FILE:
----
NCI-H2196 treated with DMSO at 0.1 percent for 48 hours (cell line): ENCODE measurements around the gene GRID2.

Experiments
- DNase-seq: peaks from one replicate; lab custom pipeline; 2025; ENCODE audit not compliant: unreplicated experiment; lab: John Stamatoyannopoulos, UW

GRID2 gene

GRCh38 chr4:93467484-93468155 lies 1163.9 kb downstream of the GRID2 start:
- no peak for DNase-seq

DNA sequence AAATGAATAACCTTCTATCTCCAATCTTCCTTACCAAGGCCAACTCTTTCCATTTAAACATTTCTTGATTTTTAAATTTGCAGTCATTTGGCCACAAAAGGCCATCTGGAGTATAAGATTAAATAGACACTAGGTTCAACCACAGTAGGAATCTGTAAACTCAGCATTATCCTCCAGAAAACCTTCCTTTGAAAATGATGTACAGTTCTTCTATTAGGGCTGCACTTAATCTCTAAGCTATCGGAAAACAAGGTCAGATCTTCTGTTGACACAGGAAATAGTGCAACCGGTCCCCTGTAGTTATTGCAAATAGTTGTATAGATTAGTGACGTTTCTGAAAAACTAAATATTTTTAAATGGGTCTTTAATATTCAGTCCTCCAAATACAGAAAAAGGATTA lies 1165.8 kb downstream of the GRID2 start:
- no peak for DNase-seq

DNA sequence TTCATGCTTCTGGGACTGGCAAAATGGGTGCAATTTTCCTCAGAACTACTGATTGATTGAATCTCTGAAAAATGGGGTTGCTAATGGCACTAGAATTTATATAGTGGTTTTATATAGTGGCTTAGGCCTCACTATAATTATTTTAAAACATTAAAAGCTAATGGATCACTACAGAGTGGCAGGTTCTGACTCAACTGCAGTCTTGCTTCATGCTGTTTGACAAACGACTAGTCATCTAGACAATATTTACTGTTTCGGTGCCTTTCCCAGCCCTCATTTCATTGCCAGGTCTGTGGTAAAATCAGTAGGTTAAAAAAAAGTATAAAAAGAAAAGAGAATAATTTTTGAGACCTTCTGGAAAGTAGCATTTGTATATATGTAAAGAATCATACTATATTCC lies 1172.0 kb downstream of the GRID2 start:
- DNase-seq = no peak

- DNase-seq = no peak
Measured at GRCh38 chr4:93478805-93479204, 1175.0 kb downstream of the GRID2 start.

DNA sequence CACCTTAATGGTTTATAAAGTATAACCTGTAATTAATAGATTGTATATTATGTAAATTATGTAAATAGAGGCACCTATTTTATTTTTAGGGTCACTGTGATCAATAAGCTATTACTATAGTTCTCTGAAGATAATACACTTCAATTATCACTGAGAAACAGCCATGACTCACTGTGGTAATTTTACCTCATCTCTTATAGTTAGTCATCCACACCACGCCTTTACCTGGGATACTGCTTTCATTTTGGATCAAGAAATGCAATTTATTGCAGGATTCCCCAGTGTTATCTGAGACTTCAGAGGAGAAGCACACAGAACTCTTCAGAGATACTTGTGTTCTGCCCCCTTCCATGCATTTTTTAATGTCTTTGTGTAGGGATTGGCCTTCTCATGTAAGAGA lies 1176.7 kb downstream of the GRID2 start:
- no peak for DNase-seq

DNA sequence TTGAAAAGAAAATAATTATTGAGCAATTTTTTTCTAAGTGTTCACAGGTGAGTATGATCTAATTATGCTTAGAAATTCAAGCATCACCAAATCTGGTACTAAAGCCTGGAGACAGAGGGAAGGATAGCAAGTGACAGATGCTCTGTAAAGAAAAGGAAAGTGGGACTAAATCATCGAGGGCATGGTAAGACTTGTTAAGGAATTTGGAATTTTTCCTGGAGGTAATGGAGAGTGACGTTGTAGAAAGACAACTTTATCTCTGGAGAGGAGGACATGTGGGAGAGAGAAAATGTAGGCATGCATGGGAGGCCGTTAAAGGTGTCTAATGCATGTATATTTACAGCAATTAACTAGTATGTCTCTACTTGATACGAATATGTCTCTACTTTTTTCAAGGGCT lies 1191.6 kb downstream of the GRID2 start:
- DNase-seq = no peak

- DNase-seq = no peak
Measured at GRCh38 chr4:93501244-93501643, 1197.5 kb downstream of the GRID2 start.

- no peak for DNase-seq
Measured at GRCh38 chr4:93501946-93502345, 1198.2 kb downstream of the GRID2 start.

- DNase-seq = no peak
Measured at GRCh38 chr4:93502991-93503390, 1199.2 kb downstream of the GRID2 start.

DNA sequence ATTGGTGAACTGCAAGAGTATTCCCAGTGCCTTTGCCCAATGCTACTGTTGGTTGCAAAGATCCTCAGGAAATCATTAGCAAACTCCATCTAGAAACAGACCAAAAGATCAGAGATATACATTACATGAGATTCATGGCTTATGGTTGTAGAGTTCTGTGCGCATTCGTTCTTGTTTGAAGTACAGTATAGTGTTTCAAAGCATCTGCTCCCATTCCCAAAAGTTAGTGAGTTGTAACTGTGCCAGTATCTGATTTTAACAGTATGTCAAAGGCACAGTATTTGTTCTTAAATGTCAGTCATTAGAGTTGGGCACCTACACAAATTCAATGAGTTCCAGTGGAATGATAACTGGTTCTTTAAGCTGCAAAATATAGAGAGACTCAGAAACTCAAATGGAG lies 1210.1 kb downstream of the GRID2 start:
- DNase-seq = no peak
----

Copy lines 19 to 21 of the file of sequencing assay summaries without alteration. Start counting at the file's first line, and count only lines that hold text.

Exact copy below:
- no peak for DNase-seq
Measured at GRCh38 chr4:93501946-93502345, 1198.2 kb downstream of the GRID2 start.

- DNase-seq = no peak